It was announced in Singapore with much fanfare. Everyone was getting all excited.
The introduction of a new ride-sharing company to rival Uber and Grab will represent more competition, more savings and promo codes for riders.
5 months ago
SixTNC was launched in June 2017. They had big promises that garnered lots of attention and created much hope. They attempted to differentiate from their competitors by offering 2 main features.
Fixed fare, no surge – All fares on the SixTNC platform are fixed and riders will not be paying for any demand surcharge
Overriding scheme for drivers – It was a first of its kind in Singapore. Anyone who referred a driver to sign-up and drives for SixTNC would earn an overriding payout of 5% of Driver’s income. SixTNC claimed that an annual income of $100,000 is possible if driver ropes in 30 others and all 30 drivers make $150 a day.
The dream of making $100,000 per annum as a private-hire driver attracted many drivers to explore the opportunity. Drivers rushed to sign-up and share their referral code on social media, hoping to sign drivers up under their ‘umbrella’ and making overriding income from those under their umbrella. It was reported that more than 1,000 existing drivers had expressed interest in signing up.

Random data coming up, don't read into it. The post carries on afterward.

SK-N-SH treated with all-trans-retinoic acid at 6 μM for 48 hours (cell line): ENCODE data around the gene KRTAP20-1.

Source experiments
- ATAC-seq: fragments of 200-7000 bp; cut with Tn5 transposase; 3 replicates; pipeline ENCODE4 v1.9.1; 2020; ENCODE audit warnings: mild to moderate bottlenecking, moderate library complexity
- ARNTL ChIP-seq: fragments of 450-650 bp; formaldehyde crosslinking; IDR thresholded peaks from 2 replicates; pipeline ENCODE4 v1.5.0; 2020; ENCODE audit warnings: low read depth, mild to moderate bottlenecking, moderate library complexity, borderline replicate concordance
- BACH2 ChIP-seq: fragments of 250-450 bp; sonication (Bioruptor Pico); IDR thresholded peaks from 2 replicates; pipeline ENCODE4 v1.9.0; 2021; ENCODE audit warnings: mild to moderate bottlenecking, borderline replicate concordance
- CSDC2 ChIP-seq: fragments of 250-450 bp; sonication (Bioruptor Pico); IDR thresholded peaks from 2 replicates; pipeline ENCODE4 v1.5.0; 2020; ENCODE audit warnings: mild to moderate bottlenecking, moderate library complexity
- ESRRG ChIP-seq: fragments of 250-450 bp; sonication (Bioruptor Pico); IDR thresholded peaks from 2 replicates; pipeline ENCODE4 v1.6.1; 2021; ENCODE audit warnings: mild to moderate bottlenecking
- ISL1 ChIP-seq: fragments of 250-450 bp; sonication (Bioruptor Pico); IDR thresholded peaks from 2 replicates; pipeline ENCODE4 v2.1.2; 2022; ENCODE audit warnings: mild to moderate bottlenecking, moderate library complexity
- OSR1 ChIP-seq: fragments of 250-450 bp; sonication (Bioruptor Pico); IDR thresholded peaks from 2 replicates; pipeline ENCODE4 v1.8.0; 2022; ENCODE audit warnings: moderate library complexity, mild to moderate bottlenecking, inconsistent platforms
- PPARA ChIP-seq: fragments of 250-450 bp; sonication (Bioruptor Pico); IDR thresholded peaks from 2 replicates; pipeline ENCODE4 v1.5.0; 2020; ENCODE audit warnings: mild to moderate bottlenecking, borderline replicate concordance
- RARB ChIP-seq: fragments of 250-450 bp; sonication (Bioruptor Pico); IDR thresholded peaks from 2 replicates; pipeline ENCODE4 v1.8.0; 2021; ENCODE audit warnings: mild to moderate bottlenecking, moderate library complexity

What has happened then?
After the mad-rush to sign-up, there have been no news, wind or any mention of the ride-hailing company. Firstlane was only alerted when we saw a post on a SixTNC discussion group.
The Driver was complaining that there were no calls in town during the peak hour. Almost a day later, he realised he forgot to go offline and was surprised to receive a call on the SixTNC Driver’s app. The driver was in Choa Chu Kang at the point of time and the pick-up location was in Tiong Bahru.
Based on the nearest driver gets the call algorithm, he may be the nearest driver to the rider’s pickup location or the only driver available at that point of time.
A check on SixTNC’s Facebook page also did not show any updates or announcement, a worrying sign for the technology company.
Will it ever take off
Many ride-hailing hopefuls have attempted to challenge the big 2 in Singapore. Those who have been in this industry long enough should remember names like Easy Taxi, Hailo and Karhoo. Some of these companies were heavily funded. Karhoo was a UK company that had a global presence. They had funding of US$250million and had set up office in Singapore. A year after, they closed down without even launching their service in Singapore.
Uber and Grab spent a fortune trying to capture the market in Singapore. Both companies offer an attractive sign-up bonus for Drivers and give weekly promo codes to Riders to increase ridership on their platform.
Uber has also invested heavily in Lion City Rental to attract drivers to rent from LCR and drive for Uber. Grab has also signalled their intention to build the biggest fleet in the region after the latest round of funding raised US$700million.
The private-hire industry can do with greater competition. The loss of any competitor would present more power to the ones left standing and drivers would be at the beck and call of those in power.
It is still a mystery what SixTNC is up to but the signs are not looking good.